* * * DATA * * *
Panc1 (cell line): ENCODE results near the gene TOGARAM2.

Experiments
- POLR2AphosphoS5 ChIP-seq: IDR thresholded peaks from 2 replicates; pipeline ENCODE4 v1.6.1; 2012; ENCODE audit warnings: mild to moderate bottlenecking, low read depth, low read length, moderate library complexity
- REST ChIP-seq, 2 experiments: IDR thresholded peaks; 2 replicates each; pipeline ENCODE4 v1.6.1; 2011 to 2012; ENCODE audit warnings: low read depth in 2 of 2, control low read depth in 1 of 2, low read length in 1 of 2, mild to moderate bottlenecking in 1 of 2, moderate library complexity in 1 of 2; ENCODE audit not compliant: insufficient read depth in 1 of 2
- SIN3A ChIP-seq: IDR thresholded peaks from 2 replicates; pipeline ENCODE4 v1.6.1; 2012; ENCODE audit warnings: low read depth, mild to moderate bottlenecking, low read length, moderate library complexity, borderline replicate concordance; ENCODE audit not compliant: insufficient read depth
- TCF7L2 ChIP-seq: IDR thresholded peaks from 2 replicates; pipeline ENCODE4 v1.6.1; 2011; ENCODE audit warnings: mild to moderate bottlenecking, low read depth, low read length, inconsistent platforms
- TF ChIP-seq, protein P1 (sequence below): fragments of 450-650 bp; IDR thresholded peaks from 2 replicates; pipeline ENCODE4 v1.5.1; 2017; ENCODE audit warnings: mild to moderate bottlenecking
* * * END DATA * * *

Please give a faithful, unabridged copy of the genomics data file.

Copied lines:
Panc1 (cell line): ENCODE results near the gene TOGARAM2.

Experiments
- POLR2AphosphoS5 ChIP-seq: IDR thresholded peaks from 2 replicates; pipeline ENCODE4 v1.6.1; 2012; ENCODE audit warnings: mild to moderate bottlenecking, low read depth, low read length, moderate library complexity
- REST ChIP-seq, 2 experiments: IDR thresholded peaks; 2 replicates each; pipeline ENCODE4 v1.6.1; 2011 to 2012; ENCODE audit warnings: low read depth in 2 of 2, control low read depth in 1 of 2, low read length in 1 of 2, mild to moderate bottlenecking in 1 of 2, moderate library complexity in 1 of 2; ENCODE audit not compliant: insufficient read depth in 1 of 2
- SIN3A ChIP-seq: IDR thresholded peaks from 2 replicates; pipeline ENCODE4 v1.6.1; 2012; ENCODE audit warnings: low read depth, mild to moderate bottlenecking, low read length, moderate library complexity, borderline replicate concordance; ENCODE audit not compliant: insufficient read depth
- TCF7L2 ChIP-seq: IDR thresholded peaks from 2 replicates; pipeline ENCODE4 v1.6.1; 2011; ENCODE audit warnings: mild to moderate bottlenecking, low read depth, low read length, inconsistent platforms
- TF ChIP-seq, protein P1 (sequence below): fragments of 450-650 bp; IDR thresholded peaks from 2 replicates; pipeline ENCODE4 v1.5.1; 2017; ENCODE audit warnings: mild to moderate bottlenecking